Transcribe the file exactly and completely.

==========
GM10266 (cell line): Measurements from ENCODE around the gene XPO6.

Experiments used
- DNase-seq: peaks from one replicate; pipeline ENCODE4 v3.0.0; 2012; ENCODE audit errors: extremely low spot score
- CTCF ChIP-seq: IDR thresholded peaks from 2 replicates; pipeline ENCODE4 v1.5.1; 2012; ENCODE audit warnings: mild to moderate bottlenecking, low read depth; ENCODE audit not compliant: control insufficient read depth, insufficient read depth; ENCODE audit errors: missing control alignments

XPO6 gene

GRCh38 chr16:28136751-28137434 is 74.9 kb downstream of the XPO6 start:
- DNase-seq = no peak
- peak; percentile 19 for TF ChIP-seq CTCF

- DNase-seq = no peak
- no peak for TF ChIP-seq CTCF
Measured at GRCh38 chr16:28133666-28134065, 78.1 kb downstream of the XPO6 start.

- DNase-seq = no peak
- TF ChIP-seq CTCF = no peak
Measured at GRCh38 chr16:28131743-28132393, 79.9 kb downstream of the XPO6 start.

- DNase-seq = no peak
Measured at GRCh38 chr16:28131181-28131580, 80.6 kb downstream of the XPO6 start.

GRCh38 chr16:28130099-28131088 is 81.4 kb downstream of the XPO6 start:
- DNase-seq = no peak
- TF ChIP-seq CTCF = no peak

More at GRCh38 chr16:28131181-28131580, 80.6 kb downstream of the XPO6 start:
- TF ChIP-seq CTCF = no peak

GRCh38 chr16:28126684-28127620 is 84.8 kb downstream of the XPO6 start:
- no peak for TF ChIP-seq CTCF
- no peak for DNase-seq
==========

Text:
GM10266 (cell line): Measurements from ENCODE around the gene XPO6.

Experiments used
- DNase-seq: peaks from one replicate; pipeline ENCODE4 v3.0.0; 2012; ENCODE audit errors: extremely low spot score
- CTCF ChIP-seq: IDR thresholded peaks from 2 replicates; pipeline ENCODE4 v1.5.1; 2012; ENCODE audit warnings: mild to moderate bottlenecking, low read depth; ENCODE audit not compliant: control insufficient read depth, insufficient read depth; ENCODE audit errors: missing control alignments

XPO6 gene

GRCh38 chr16:28136751-28137434 is 74.9 kb downstream of the XPO6 start:
- DNase-seq = no peak
- peak; percentile 19 for TF ChIP-seq CTCF

- DNase-seq = no peak
- no peak for TF ChIP-seq CTCF
Measured at GRCh38 chr16:28133666-28134065, 78.1 kb downstream of the XPO6 start.

- DNase-seq = no peak
- TF ChIP-seq CTCF = no peak
Measured at GRCh38 chr16:28131743-28132393, 79.9 kb downstream of the XPO6 start.

- DNase-seq = no peak
Measured at GRCh38 chr16:28131181-28131580, 80.6 kb downstream of the XPO6 start.

GRCh38 chr16:28130099-28131088 is 81.4 kb downstream of the XPO6 start:
- DNase-seq = no peak
- TF ChIP-seq CTCF = no peak

More at GRCh38 chr16:28131181-28131580, 80.6 kb downstream of the XPO6 start:
- TF ChIP-seq CTCF = no peak

GRCh38 chr16:28126684-28127620 is 84.8 kb downstream of the XPO6 start:
- no peak for TF ChIP-seq CTCF
- no peak for DNase-seq